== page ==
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As a consultant in the health and safety space, I often hear companies complain about performance problems: workers not following safe operating procedures, drivers not adhering to safe speed limits and following distances, or common injuries like back strains that affect incident rates. In recent audits of client incident investigations and root cause analyses – where we evaluate what went wrong and how to prevent future incidents – I have seen far too many conclusions like, “worker should pay more attention” or “worker not following procedure.”
Rather than approaching this as a “fix the worker” type problem, often it makes sense to take a look at the bigger picture. In safety and health, we use the hierarchy of controls to address hazards. Did you know there exists a “hierarchy of controls” for performance problems, too?
In graduate school, one of my assigned readings was Mager and Pipe’s “Analyzing Performance Problems.” It remains one of the most helpful books I’ve ever read and frequently pull the Performance Analysis Flow Diagram from its back pages for a friendly reminder that training, itself, actually falls to the “last resort” bucket for performance enhancement and correction.
When a client requests training to “fix” what is perceived to be a worker problem, I always start with the question, “Whose performance is concerning you?” and ask them why they think there is a problem. Statements like, “No one around here cares about safety” doesn’t really define what the problem is. Asking, “What would it look like if everyone cared about safety?” can help to pinpoint the real issue.
Once the performance discrepancy is defined, there are a series of “fast fixes” that can solve the problem. For example, often performance expectations are not clear and merely need clarification. In other cases, the resources are inadequate to perform the job correctly, so the company needs to provide the right equipment or tools to get the desired performance. These fixes are all within management’s control, rather than the worker’s.
Next we need to ask whether the consequences of the worker’s performance are appropriate. For example, when the worker performs the right way, are there any punishing consequences that occur as a result? Can employees think of examples when poor performance has been rewarded in some way? Are performance consequences used consistently? Companies might need to remove these punishing or rewarding consequences, or alter the way they are used. Again, the power to change these resides within the management level of the organization, not with the worker. They are merely behaving the way the organizational system of consequences is set up for them to behave.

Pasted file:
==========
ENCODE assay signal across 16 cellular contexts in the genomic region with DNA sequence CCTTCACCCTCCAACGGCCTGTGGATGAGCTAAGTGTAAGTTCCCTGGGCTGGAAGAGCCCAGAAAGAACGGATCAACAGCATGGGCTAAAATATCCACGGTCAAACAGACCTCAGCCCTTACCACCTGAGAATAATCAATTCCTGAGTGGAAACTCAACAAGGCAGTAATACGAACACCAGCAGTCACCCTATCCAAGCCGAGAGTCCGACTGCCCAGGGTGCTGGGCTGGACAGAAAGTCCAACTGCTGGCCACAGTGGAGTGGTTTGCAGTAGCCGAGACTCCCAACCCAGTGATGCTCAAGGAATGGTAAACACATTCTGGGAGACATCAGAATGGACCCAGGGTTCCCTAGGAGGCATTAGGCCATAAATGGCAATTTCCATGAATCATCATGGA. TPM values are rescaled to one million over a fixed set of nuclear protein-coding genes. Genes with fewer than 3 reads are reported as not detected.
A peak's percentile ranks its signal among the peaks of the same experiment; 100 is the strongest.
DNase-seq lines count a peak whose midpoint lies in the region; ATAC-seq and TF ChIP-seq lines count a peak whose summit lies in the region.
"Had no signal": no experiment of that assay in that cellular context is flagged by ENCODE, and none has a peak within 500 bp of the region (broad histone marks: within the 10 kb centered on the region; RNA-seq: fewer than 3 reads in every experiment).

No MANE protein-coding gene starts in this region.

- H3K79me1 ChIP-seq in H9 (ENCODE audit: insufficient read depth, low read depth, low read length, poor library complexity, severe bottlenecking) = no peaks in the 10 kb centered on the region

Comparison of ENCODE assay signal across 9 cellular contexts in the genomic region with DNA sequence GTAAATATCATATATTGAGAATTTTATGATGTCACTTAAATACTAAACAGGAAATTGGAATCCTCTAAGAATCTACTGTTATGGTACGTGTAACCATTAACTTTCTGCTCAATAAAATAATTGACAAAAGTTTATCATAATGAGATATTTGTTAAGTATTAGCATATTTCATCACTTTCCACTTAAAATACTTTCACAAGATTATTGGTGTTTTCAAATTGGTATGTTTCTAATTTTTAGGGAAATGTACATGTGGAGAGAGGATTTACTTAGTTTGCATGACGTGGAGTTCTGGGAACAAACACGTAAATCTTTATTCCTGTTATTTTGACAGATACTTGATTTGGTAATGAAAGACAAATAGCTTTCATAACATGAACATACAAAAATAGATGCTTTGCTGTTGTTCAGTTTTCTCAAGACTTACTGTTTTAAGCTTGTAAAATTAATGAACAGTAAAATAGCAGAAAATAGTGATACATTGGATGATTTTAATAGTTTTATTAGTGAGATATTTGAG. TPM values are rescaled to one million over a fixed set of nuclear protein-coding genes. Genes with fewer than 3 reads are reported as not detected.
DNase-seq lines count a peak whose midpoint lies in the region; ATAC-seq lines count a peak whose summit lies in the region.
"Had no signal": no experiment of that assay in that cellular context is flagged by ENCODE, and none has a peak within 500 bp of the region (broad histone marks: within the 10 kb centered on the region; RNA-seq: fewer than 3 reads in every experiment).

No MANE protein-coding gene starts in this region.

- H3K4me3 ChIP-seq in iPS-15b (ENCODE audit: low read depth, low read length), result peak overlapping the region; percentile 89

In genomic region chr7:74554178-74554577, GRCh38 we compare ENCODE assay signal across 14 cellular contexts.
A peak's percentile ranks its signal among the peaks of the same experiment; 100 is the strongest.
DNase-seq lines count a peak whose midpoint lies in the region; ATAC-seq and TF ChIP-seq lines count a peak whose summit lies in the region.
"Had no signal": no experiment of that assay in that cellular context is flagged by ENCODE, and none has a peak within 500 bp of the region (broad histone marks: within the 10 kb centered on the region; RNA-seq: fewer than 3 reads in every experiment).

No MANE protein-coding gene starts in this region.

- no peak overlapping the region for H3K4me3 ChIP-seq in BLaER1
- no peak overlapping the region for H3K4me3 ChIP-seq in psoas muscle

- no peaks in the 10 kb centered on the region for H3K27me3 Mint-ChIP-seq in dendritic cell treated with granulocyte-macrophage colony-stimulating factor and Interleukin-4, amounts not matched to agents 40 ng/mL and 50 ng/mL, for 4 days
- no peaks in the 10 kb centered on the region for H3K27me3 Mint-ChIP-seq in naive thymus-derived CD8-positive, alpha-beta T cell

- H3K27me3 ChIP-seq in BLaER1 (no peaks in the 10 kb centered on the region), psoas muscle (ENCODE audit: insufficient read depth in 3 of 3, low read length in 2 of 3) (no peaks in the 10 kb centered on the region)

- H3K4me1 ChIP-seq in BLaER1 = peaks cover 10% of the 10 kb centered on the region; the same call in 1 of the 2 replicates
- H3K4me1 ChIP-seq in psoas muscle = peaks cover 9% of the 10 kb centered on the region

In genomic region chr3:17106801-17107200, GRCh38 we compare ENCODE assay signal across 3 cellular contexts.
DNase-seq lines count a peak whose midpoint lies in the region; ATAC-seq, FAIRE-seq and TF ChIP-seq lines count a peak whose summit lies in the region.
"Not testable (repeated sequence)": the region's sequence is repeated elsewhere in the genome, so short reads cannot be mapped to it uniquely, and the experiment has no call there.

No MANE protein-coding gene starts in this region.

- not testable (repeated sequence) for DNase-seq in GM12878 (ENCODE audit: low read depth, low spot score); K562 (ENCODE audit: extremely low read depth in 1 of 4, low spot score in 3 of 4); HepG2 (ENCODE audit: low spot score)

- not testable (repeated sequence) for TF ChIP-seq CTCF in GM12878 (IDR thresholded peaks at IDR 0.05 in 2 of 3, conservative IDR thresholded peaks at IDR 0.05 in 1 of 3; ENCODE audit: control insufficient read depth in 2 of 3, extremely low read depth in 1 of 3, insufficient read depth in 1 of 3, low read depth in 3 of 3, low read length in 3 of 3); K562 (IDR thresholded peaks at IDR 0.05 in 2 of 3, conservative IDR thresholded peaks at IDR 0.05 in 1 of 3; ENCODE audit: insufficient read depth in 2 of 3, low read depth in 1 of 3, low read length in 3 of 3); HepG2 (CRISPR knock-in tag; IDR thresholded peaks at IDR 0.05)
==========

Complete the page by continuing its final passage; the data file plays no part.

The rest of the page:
Next, we need to make sure the person whose behavior is in question already knows how to do what is being asked of them. Could they do it if their life depended on it? If they can demonstrate or verbally walk through the correct way to do it, training or retraining is not likely to be the right fix. They may simply need additional feedback or practice for the skill in question, not full-blown training on something they already know. (That’s punishing!)
We can’t rule out other issues at this point either. A task that takes fewer steps or is easier to perform will be adopted more readily. Perhaps tasks can be simplified. Also if the person in question is incapable of altering their behavior, you may have to find a job more suitable to their skill set. For example, there are some people who cannot stand for long periods of time or lift heavy objects over and over again.
Once we have exhausted this line of questioning, then and only then will training be an effective and cost-efficient solution. As instructors, trainers or consultants we are often asked to perform the function of training and fail to recommend the other critical elements to be sure the training “sticks.” So next time a client says, “I’ve trained them before but they still don’t get it,” this is a red flag that training, alone, probably isn’t the answer.
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